UW Student-Athletes Turning Enhanced Support Into Success

May 12, 2016


A conference championship, multiple All-America honors, a first-round NBA Draft pick, a Top 25 team finish and a near national championship are all accomplishments the University of Wyoming Athletics Department has experienced recently. What has led to these many improved performances? If you ask UW student-athletes and coaches alike, enhanced nutritional plans and improved practice and competition facilities are among the key factors in helping the Cowboys and Cowgirls achieve at the highest levels of conference and national competitions. And those enhancements to nutrition and facilities have been made possible by the generosity of donors and matching funds provided by the Wyoming Legislature and Governor Matt Mead.

The string of successes began in the spring of 2015, when the Cowboy Basketball team captured the 2015 Mountain West Conference Championship in Las Vegas, earning Wyoming an automatic bid to the NCAA Men’s Basketball Championship. Later that spring, Larry Nance Jr. was selected in the First Round of the 2015 NBA Draft by the Los Angeles Lakers.

That momentum carried over to the fall of 2015, when the Cowgirl Volleyball team opened the season with an impressive upset of the No. 14 ranked Ohio State Buckeyes. In late September, the Cowgirls broke into the Top 25 rankings and went on to post an overall record of 23-7 (.767) and a 13-5 conference record. The Cowgirls’ 76.7 winning percentage ranked second best in program history and the 13 conference wins were the most in school history.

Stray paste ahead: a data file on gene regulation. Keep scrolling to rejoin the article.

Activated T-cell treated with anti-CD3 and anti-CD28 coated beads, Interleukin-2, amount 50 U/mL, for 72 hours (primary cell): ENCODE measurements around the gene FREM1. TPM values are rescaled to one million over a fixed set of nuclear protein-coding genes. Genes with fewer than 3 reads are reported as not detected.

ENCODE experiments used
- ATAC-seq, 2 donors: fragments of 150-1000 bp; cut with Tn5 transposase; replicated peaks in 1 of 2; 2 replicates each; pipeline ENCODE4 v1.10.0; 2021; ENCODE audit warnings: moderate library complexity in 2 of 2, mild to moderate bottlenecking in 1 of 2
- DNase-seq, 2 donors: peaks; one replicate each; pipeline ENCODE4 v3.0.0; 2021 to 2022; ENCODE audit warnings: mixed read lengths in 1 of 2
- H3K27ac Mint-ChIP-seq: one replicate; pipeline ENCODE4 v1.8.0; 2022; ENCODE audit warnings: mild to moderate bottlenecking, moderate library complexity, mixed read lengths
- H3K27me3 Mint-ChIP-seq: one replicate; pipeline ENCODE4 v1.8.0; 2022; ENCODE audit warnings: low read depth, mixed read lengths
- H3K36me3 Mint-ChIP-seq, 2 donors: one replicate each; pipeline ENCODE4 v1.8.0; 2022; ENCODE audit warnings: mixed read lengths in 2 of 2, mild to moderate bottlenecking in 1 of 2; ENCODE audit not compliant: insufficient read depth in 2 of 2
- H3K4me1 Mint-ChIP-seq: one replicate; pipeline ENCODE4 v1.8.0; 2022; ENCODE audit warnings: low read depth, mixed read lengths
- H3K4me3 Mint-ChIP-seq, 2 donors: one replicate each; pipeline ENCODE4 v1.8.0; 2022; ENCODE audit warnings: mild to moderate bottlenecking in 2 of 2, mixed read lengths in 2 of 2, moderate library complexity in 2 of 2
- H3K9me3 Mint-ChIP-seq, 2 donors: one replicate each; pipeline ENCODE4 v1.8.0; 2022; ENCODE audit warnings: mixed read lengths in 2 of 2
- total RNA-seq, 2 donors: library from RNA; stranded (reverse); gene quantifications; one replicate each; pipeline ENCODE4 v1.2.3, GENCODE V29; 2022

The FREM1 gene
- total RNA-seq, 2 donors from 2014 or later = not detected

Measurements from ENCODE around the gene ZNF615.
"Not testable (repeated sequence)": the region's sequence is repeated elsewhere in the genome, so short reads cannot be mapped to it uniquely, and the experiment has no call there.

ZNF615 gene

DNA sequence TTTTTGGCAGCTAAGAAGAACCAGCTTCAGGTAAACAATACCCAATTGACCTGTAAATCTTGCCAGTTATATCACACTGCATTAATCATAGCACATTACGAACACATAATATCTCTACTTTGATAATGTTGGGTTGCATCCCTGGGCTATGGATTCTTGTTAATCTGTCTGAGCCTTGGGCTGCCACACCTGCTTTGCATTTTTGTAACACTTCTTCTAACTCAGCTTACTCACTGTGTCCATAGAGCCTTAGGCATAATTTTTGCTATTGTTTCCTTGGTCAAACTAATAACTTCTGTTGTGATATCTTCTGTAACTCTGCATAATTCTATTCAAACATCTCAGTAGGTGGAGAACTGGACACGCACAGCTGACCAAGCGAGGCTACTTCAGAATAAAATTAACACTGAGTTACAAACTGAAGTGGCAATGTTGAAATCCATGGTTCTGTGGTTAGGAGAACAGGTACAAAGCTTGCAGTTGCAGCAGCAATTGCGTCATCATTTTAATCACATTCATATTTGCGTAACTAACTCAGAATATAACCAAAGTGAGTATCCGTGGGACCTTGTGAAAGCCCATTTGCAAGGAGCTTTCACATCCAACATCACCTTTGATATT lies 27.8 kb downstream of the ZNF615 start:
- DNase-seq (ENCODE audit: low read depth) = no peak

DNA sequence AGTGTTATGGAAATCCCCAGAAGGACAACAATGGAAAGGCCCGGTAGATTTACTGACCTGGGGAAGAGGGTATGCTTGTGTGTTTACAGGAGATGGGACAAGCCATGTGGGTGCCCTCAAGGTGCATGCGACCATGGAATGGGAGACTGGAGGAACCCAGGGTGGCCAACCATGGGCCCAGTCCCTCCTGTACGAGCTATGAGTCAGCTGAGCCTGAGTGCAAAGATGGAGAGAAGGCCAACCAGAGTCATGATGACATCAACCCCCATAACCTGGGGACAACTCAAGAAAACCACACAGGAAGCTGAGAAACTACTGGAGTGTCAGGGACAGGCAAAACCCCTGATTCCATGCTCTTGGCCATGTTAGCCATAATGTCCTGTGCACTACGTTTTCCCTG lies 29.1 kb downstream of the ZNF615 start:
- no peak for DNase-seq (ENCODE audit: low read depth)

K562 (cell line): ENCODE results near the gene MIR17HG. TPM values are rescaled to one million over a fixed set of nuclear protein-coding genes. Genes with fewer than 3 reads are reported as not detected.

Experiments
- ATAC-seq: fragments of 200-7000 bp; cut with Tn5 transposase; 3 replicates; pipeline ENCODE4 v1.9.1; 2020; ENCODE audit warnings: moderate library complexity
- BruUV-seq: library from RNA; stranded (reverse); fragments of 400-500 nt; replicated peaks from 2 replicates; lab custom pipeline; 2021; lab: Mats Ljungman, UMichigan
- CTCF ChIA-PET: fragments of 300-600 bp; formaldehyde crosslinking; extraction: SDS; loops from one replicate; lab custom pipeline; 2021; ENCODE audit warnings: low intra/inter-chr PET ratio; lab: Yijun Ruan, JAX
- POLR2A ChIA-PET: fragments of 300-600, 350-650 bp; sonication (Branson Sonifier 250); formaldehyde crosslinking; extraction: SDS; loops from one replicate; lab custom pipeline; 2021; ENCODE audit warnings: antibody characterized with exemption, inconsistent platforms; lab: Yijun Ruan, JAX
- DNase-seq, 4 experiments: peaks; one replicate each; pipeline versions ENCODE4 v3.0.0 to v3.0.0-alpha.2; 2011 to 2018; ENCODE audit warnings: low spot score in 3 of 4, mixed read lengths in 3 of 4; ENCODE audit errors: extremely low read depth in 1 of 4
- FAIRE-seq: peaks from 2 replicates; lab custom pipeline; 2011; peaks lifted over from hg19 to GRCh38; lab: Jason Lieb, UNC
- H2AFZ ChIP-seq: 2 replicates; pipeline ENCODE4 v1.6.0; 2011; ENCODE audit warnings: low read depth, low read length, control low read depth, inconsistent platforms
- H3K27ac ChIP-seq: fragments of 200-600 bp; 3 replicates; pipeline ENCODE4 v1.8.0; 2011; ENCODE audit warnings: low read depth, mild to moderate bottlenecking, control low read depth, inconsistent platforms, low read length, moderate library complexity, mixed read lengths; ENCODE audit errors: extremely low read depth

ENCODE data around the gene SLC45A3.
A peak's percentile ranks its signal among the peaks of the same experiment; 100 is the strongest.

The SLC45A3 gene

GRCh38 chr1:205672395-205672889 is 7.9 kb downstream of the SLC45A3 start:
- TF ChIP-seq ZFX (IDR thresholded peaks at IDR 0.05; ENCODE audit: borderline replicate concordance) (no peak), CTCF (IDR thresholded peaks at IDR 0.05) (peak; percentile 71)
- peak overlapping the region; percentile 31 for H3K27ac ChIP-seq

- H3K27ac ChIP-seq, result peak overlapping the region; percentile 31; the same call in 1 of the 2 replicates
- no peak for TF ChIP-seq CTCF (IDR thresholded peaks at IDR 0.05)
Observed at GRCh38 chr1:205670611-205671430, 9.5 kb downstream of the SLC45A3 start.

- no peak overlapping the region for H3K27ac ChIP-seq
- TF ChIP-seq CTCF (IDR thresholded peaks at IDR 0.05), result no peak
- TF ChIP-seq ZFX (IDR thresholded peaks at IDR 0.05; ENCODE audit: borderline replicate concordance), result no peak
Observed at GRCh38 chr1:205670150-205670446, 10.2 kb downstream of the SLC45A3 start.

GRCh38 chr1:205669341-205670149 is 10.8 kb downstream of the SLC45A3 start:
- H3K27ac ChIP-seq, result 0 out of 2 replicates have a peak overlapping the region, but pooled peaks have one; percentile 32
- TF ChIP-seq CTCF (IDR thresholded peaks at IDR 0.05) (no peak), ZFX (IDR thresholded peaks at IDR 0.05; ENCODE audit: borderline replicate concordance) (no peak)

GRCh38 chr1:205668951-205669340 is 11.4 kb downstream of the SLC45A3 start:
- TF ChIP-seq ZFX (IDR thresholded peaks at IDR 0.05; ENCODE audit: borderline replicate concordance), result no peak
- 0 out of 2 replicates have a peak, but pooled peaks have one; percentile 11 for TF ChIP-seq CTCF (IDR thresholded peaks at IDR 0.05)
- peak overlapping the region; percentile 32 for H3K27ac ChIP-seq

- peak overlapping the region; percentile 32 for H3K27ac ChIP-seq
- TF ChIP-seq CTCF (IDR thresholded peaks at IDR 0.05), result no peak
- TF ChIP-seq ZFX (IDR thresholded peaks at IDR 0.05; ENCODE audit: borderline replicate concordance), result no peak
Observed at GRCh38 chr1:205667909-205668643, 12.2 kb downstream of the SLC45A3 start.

In football, Wyoming sophomore running back Brian Hill was named one of only 11 national semifinalists for the Doak Walker Award, which is presented each season to the nation’s premier running back. Hill was the only running back from a non-Power Five Conference to be selected as a semifinalist. He also broke the Wyoming single-season rushing record, with 1,631 yards. Also in 2015, true freshman free safety Andrew Wingard became only the second Wyoming Cowboy in history to earn First Team Freshman All-America honors from the Football Writers Association of America (FWAA). He was one of only 29 freshmen in the nation to earn the honor this past season.